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Pace University

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Protecting Diversity In The Ivory Tower With Liability Rules, Ting Wang Jun 2015

Protecting Diversity In The Ivory Tower With Liability Rules, Ting Wang

Pace Law Review

The two sides of the debate over race-based affirmative action in higher education tell two distinct stories – one of diversity’s benefits and the other of affirmative action’s burdens. In Grutter v. Bollinger, 539 U.S. 306 (2003), the Supreme Court found the benefits to be so compelling to society that they were deemed to outweigh the burdens. Voters in Michigan and other states found otherwise and the Court in Schuette v. Coalition to Defend Affirmative Action, 572 U.S. — (2014) upheld their right to ban race-conscious admissions. Paradoxically, since the use of race as a “plus factor” by ...


The Paradox Of Race-Conscious Labels, Leslie Y. Garfield Jan 2014

The Paradox Of Race-Conscious Labels, Leslie Y. Garfield

Elisabeth Haub School of Law Faculty Publications

Labeling affirmative action laws with integrity is a hopelessly paradoxical pursuit. This article illustrates the consequences of such a pursuit. Section I traces the origins of the Top Ten Percent Law, which arose as a legislative protest to the Fifth Circuit's rejection of the use of race in admissions decisions. This section provides an in-depth understanding of the Top Ten Percent Law and concludes with a detailed analysis of the Fisher decision. Section II supplies an explanation of the majority's conclusion to treat the Top Ten Percent Law as race-neutral and provides detailed support for Justice Ginsburg's ...


The Inevitable Irrelevance Of Affirmative Action, Leslie Y. Garfield Jan 2013

The Inevitable Irrelevance Of Affirmative Action, Leslie Y. Garfield

Elisabeth Haub School of Law Faculty Publications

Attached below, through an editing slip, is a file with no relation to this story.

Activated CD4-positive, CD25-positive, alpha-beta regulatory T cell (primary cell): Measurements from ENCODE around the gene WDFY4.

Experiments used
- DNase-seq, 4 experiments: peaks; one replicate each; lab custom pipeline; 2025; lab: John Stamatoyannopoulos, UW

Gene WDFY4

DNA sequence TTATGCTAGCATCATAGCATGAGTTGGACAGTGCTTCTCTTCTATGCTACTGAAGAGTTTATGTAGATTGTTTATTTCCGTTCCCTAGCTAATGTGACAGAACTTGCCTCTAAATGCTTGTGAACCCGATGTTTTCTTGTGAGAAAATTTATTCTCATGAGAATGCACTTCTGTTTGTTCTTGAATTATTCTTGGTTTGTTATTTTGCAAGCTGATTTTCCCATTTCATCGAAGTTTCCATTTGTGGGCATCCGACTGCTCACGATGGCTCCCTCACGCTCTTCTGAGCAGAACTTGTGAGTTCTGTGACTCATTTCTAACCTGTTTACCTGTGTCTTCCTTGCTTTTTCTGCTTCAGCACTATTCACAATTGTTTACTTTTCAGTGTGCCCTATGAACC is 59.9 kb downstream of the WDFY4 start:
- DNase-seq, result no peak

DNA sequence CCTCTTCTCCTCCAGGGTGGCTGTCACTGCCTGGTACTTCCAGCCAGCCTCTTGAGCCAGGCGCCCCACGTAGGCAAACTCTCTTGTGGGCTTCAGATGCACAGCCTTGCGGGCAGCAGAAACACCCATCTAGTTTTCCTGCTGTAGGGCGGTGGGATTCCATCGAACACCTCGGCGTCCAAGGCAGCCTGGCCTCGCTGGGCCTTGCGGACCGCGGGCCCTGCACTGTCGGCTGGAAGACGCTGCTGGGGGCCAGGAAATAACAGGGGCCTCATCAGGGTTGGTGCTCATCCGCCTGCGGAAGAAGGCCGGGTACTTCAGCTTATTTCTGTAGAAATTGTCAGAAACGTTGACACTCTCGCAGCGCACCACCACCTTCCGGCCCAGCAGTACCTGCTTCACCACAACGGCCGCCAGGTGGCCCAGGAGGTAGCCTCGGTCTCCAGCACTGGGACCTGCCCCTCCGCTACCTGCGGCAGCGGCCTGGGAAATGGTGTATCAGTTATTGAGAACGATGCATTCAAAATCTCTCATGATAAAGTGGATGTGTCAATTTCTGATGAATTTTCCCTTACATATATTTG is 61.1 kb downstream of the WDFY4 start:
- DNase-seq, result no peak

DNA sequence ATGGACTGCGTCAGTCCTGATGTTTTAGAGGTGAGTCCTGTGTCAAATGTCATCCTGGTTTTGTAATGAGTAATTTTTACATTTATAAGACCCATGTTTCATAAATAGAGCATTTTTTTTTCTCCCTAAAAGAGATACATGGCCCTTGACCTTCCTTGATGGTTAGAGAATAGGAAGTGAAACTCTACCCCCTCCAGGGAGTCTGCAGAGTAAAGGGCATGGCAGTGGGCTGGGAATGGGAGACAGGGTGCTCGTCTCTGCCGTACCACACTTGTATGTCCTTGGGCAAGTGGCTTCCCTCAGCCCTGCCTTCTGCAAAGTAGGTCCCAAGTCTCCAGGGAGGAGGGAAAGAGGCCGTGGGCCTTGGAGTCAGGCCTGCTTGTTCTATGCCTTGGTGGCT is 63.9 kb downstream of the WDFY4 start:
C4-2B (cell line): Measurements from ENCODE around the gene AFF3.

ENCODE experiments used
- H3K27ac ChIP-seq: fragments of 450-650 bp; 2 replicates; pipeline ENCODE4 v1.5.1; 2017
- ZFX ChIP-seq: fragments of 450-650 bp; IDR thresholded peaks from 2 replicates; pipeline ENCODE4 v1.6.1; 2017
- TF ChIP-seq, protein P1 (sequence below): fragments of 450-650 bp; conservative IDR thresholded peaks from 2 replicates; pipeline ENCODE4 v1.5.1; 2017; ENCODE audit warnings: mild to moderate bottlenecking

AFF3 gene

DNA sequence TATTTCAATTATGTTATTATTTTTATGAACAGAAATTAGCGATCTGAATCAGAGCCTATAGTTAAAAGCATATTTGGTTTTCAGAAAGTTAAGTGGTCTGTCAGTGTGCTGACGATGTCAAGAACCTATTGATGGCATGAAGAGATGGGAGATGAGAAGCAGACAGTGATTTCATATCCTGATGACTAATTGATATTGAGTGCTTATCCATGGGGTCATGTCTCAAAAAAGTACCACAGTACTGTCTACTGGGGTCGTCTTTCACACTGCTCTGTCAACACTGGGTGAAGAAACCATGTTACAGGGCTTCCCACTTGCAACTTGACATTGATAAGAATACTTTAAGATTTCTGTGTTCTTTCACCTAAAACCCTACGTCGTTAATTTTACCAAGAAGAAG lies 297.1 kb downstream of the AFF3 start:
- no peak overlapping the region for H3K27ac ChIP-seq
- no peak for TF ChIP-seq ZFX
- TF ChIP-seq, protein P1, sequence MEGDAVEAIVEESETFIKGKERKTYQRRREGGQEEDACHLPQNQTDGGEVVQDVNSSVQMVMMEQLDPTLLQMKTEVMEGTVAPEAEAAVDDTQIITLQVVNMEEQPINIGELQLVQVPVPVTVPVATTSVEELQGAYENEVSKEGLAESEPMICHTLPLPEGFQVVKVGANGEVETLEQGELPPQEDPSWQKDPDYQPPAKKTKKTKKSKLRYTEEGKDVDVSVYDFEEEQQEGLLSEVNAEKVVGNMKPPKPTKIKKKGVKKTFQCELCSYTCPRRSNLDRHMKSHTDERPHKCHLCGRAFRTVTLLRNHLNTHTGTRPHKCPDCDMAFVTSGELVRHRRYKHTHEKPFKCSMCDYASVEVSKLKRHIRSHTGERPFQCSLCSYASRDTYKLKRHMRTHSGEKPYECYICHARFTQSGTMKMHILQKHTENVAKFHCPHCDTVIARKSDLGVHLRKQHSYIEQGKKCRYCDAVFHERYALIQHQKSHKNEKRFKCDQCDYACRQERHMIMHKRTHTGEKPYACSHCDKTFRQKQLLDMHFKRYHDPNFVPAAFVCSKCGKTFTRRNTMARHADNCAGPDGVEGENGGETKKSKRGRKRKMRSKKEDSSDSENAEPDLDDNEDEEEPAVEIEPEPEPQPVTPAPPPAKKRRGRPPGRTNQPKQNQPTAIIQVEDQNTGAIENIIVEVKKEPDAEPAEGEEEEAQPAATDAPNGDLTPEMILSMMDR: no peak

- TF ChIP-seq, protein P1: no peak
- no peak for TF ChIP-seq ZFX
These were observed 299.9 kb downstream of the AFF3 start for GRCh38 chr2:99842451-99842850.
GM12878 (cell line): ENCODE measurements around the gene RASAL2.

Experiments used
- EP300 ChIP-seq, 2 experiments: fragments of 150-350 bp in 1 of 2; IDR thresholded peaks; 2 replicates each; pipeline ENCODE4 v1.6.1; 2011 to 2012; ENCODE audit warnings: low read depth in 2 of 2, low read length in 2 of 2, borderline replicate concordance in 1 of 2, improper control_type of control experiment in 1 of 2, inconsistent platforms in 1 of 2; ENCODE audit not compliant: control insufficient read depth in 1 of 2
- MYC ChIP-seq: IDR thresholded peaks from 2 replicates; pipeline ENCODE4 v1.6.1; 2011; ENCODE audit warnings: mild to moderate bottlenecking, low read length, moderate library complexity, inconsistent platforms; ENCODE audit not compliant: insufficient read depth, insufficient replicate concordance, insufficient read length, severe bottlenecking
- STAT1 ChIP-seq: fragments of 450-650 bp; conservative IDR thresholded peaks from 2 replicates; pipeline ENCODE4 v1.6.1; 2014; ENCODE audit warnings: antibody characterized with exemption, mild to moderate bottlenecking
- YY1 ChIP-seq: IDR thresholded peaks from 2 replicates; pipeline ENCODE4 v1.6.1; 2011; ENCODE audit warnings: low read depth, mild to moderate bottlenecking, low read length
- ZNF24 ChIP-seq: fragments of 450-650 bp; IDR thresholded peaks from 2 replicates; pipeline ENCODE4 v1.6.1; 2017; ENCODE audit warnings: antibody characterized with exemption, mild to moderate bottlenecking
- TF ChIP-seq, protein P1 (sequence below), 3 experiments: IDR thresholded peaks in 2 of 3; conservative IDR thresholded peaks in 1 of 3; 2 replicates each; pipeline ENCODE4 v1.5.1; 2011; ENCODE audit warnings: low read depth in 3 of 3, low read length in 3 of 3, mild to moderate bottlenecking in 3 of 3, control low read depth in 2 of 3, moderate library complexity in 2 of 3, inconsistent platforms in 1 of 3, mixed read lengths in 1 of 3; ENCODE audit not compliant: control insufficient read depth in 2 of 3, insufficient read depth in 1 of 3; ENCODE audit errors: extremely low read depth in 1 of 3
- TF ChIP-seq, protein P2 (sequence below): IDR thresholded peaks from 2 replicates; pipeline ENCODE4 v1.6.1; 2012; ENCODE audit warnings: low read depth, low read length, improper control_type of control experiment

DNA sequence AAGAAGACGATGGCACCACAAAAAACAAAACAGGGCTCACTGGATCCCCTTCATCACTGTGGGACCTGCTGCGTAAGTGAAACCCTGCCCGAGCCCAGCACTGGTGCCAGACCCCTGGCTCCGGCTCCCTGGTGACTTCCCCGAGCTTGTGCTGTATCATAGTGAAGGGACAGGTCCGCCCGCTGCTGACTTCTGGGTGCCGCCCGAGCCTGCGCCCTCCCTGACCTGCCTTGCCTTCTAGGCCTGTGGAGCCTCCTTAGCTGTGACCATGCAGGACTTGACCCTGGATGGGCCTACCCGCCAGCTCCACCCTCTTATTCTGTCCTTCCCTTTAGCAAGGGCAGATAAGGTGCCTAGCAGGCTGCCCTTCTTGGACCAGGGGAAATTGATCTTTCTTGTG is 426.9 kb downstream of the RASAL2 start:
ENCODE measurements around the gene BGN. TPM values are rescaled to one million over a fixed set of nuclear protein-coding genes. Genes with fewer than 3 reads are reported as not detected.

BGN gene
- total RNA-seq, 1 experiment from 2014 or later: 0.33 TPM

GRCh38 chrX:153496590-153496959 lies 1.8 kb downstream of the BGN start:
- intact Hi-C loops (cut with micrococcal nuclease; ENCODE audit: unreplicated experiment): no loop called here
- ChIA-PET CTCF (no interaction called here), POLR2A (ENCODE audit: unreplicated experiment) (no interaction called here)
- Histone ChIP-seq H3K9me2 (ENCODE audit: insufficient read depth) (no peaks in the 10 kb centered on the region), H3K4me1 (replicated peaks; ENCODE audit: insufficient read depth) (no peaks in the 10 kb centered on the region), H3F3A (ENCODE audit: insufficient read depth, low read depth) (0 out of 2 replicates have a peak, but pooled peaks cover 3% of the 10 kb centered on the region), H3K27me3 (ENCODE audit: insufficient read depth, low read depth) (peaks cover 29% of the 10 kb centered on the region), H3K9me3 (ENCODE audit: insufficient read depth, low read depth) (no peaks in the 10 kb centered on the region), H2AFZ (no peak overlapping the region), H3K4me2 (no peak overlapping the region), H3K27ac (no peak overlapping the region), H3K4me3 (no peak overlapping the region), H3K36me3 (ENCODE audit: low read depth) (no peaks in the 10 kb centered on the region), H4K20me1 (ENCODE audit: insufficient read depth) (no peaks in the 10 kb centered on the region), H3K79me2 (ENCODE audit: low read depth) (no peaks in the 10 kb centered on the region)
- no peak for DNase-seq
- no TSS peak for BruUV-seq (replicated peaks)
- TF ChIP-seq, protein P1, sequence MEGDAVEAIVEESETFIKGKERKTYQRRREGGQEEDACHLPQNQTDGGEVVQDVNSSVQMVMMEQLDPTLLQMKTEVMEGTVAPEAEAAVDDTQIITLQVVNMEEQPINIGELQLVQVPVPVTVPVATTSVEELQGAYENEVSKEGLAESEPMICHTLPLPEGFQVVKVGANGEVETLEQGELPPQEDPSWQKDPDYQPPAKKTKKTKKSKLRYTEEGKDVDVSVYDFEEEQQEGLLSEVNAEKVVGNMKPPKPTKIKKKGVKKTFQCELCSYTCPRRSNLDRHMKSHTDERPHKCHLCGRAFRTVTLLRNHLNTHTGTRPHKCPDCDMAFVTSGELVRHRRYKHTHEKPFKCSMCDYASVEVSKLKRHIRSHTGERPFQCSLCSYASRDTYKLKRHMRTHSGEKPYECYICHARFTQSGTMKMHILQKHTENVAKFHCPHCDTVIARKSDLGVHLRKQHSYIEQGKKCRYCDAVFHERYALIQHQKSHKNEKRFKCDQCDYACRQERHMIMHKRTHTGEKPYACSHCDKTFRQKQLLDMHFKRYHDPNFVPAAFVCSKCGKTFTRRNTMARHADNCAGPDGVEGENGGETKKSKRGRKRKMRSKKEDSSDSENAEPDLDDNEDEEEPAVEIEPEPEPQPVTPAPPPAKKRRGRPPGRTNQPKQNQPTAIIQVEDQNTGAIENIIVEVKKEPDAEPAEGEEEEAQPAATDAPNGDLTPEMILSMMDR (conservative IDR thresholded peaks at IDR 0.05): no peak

This article proceeds in three parts. In Part I of this article, I provide a narrative of affirmative action jurisprudence in higher education, with a particular focus on the meaning of viewpoint diversity in higher education. This section tracks the definitional shift in preference policies from their original design as remedial and compensatory programs for those suffering the effects of educational discrimination to interest convergence programs, which assure equal benefits irrespective of race. In Part II, I explore the circumstances giving rise to Fisher, including an overview of the lower court decisions. This section presents a discussion of the likely ...


Down But Not Out: How School Districts May Utilize Race-Conscious Student Assignments In The Wake Of Parents Involved In Community Schools V. Seattle School District No. 1, Michael A. Stevens Sep 2008

Down But Not Out: How School Districts May Utilize Race-Conscious Student Assignments In The Wake Of Parents Involved In Community Schools V. Seattle School District No. 1, Michael A. Stevens

Pace Law Review

No abstract provided.


The Glass Half Full: Envisioning The Future Of Race Preference Policies, Leslie Yalof Garfield Oct 2007

The Glass Half Full: Envisioning The Future Of Race Preference Policies, Leslie Yalof Garfield

Elisabeth Haub School of Law Faculty Publications

Justice Breyer's concern that the Court's June 2007 ruling in Parents Involved in Community Schools v. Seattle School District. No. 1 "is a decision the Court and nation will come to regret" is not well founded. Far from limiting the constitutionally permissible use of race in education from its present restriction to higher education, the case may allow governmental entities to consider race as a factor to achieve diversity in grades K-12. In Parents Involved, which the Court decided with its companion case, McFarland v. Jefferson County Public Schools four justices concluded that school boards may never consider ...


Adding Colors To The Chameleon: Why The Supreme Court Should Adopt A New Compelling Governmental Interest Test For Race-Preference Student Assignment Plans, Leslie Yalof Garfield Apr 2007

Adding Colors To The Chameleon: Why The Supreme Court Should Adopt A New Compelling Governmental Interest Test For Race-Preference Student Assignment Plans, Leslie Yalof Garfield

Elisabeth Haub School of Law Faculty Publications

When the Supreme Court ordered the City of Birmingham to desegregate its schools in 1954, it failed to consider the long range implications of its mandate. School districts across the country responded to the Court’s order by adopting race-preference school assignment plans, created to designate the particular public elementary or secondary school a student should attend. Now that these plans have successfully achieved their goals of desegregating classrooms, the question has become whether the continuation of the very programs that helped achieve those goals remain legal? In other words, as Justice Ginsburg recently said in arguments before the Supreme ...